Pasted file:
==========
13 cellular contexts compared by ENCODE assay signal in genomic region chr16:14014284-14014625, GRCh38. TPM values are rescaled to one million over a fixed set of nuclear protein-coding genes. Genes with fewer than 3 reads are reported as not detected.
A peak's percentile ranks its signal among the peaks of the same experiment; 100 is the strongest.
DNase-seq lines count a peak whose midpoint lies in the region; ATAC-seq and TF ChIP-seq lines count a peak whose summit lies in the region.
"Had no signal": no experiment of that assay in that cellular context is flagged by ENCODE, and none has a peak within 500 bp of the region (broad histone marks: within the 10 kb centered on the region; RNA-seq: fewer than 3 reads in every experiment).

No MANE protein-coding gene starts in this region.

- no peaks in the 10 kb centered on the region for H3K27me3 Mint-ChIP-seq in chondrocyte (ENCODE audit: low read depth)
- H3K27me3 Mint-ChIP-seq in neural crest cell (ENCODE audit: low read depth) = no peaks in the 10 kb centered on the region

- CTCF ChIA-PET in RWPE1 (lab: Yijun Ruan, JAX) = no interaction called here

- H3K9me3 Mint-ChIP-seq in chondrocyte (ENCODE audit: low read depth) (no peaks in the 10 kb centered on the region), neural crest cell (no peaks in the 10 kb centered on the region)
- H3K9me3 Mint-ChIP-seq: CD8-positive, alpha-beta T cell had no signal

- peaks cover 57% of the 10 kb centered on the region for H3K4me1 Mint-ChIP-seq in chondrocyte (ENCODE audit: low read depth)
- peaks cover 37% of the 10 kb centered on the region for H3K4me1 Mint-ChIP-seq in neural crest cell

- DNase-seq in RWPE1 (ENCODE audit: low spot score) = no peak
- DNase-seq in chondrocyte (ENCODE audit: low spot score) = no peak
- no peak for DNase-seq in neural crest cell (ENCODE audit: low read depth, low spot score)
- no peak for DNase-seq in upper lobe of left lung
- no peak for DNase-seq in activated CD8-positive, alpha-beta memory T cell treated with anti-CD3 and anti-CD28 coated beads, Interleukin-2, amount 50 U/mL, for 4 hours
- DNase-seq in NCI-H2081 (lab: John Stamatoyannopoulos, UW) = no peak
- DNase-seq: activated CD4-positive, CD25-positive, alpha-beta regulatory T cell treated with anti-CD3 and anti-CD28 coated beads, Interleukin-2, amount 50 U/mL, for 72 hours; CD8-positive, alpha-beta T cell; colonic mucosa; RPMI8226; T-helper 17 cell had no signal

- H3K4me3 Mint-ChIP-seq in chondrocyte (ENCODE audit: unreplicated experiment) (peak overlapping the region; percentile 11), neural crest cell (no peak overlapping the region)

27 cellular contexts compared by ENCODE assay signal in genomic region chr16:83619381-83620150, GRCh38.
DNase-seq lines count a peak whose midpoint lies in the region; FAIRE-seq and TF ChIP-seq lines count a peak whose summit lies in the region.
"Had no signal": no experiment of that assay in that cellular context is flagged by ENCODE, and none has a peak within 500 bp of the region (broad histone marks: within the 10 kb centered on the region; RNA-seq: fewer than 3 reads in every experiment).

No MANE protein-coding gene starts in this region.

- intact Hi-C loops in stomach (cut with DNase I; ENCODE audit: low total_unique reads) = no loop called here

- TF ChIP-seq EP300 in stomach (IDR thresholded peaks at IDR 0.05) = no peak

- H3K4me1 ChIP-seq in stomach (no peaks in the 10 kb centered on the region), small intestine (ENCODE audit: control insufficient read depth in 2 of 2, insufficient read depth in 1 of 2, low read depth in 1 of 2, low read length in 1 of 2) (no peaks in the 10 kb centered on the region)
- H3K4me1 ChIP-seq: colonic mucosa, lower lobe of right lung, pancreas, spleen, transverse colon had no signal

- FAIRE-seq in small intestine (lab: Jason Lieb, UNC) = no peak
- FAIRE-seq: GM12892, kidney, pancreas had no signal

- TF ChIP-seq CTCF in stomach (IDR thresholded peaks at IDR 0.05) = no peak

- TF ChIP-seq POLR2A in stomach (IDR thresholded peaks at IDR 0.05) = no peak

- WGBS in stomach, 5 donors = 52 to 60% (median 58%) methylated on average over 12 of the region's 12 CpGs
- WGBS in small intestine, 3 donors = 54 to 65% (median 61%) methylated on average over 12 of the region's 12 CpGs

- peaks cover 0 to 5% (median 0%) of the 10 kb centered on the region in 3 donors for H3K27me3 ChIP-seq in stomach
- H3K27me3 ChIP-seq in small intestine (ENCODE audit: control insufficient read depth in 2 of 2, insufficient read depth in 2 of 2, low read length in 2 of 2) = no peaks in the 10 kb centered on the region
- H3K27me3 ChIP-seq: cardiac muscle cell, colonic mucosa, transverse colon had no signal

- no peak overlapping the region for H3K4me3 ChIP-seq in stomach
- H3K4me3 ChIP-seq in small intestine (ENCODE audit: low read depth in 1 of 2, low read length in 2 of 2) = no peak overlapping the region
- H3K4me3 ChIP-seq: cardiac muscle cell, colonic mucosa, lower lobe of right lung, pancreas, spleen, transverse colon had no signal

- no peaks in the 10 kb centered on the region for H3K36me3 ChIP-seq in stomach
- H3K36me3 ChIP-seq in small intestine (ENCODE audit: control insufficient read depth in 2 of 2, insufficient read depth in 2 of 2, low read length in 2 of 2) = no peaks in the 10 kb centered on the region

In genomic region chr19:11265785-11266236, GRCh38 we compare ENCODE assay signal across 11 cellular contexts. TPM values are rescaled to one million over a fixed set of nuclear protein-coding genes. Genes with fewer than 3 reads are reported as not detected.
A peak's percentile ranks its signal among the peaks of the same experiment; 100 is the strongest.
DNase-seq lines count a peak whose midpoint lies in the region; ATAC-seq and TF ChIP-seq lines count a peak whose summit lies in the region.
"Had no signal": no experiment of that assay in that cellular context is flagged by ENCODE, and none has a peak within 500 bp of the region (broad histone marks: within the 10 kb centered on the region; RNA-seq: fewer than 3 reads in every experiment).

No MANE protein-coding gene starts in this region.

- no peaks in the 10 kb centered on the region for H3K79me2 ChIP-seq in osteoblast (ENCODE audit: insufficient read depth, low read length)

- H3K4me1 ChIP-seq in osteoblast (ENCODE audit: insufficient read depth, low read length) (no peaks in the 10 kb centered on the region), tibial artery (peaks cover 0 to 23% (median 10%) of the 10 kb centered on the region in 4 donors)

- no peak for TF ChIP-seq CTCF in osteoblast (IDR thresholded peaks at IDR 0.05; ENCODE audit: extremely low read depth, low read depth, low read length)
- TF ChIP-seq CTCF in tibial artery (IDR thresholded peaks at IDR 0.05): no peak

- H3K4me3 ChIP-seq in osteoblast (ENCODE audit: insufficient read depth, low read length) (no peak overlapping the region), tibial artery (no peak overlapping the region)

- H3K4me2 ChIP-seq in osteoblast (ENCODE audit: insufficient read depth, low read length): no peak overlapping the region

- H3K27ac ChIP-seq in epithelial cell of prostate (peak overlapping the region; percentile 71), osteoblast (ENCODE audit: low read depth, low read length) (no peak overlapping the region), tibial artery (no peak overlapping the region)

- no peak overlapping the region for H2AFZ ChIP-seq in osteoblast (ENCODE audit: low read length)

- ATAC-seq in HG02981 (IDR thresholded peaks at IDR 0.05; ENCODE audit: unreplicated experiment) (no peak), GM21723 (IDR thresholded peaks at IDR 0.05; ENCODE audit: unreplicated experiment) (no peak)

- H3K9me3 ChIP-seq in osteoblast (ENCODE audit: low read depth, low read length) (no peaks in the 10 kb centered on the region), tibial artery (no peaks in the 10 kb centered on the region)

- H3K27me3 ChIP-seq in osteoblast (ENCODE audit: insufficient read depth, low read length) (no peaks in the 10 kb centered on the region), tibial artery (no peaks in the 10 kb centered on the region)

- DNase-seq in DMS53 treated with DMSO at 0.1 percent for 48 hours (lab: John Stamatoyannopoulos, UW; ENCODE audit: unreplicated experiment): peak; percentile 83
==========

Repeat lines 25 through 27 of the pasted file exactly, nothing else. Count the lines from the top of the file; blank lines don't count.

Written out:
- intact Hi-C loops in stomach (cut with DNase I; ENCODE audit: low total_unique reads) = no loop called here

- TF ChIP-seq EP300 in stomach (IDR thresholded peaks at IDR 0.05) = no peak

- H3K4me1 ChIP-seq in stomach (no peaks in the 10 kb centered on the region), small intestine (ENCODE audit: control insufficient read depth in 2 of 2, insufficient read depth in 1 of 2, low read depth in 1 of 2, low read length in 1 of 2) (no peaks in the 10 kb centered on the region)